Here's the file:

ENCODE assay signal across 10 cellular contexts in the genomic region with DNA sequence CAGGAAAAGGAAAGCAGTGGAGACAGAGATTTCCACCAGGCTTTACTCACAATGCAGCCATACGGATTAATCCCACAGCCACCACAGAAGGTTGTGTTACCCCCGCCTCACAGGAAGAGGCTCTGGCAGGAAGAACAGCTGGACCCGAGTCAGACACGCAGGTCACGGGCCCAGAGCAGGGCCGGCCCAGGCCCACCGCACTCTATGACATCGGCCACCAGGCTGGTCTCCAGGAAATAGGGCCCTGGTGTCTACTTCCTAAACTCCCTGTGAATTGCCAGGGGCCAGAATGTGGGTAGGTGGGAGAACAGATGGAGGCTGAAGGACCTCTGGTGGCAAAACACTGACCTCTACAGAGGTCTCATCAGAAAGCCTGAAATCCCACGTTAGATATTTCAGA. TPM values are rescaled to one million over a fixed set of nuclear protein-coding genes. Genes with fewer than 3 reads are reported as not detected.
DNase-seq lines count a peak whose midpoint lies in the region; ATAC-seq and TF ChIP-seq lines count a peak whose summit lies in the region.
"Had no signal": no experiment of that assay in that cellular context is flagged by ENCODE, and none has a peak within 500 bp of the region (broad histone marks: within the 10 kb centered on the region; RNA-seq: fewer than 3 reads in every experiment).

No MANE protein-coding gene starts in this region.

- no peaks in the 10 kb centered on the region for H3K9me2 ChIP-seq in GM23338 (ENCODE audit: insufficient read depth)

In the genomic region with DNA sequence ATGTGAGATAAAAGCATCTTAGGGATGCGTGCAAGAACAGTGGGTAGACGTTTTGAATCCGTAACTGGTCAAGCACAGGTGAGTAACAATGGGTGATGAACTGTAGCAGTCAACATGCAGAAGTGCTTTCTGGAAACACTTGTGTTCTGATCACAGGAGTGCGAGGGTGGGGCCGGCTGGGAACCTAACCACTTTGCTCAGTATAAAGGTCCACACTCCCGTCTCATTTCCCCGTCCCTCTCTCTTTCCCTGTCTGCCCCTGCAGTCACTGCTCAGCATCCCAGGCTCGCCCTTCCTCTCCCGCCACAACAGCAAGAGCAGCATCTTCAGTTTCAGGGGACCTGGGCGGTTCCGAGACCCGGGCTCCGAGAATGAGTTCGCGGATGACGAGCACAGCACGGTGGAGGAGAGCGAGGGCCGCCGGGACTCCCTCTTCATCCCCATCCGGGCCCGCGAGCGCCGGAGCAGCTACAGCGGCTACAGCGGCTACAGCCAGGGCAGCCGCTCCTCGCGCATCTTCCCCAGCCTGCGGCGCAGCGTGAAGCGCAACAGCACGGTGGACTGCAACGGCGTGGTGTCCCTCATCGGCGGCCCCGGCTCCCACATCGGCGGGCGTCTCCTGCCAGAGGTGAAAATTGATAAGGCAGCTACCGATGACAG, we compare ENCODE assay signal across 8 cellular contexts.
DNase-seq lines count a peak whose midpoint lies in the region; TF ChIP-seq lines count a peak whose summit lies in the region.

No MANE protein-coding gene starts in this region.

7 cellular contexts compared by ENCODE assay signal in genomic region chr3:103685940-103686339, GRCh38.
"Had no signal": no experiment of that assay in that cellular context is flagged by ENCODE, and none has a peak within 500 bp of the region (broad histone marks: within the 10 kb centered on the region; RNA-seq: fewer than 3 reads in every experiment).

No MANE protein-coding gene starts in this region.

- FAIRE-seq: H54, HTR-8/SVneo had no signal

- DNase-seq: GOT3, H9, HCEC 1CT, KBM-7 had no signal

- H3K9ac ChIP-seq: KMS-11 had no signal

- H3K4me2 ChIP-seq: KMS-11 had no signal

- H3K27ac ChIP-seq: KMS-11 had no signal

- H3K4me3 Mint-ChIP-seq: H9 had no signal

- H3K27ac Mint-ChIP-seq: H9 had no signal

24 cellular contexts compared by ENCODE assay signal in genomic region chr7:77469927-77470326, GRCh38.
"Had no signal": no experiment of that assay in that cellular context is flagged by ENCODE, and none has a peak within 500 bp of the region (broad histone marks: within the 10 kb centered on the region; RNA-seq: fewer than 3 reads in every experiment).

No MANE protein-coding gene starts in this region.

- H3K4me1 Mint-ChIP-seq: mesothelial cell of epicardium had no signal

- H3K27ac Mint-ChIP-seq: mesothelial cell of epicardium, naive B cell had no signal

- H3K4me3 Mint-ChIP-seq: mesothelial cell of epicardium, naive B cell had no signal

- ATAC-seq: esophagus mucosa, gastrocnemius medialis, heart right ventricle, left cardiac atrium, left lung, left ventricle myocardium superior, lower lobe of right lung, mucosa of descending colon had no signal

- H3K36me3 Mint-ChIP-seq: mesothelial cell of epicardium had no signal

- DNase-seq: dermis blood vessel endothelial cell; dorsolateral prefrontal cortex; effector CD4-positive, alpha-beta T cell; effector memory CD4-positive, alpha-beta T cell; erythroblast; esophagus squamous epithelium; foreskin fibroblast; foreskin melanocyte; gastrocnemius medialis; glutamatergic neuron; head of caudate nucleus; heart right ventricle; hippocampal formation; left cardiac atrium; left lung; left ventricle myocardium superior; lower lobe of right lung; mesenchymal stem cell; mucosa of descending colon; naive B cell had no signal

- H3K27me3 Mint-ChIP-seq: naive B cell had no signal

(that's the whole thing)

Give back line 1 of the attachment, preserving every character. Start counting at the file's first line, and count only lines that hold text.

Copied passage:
ENCODE assay signal across 10 cellular contexts in the genomic region with DNA sequence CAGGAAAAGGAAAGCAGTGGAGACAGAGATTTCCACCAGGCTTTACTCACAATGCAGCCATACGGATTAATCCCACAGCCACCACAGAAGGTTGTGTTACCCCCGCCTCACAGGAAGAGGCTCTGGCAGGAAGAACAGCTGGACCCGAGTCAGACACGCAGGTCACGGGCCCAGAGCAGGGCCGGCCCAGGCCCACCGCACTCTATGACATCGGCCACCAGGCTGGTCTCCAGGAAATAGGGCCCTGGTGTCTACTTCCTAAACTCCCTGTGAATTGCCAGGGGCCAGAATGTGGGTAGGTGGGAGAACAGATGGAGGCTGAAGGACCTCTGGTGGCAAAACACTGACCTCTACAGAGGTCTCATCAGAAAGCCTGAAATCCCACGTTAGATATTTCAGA. TPM values are rescaled to one million over a fixed set of nuclear protein-coding genes. Genes with fewer than 3 reads are reported as not detected.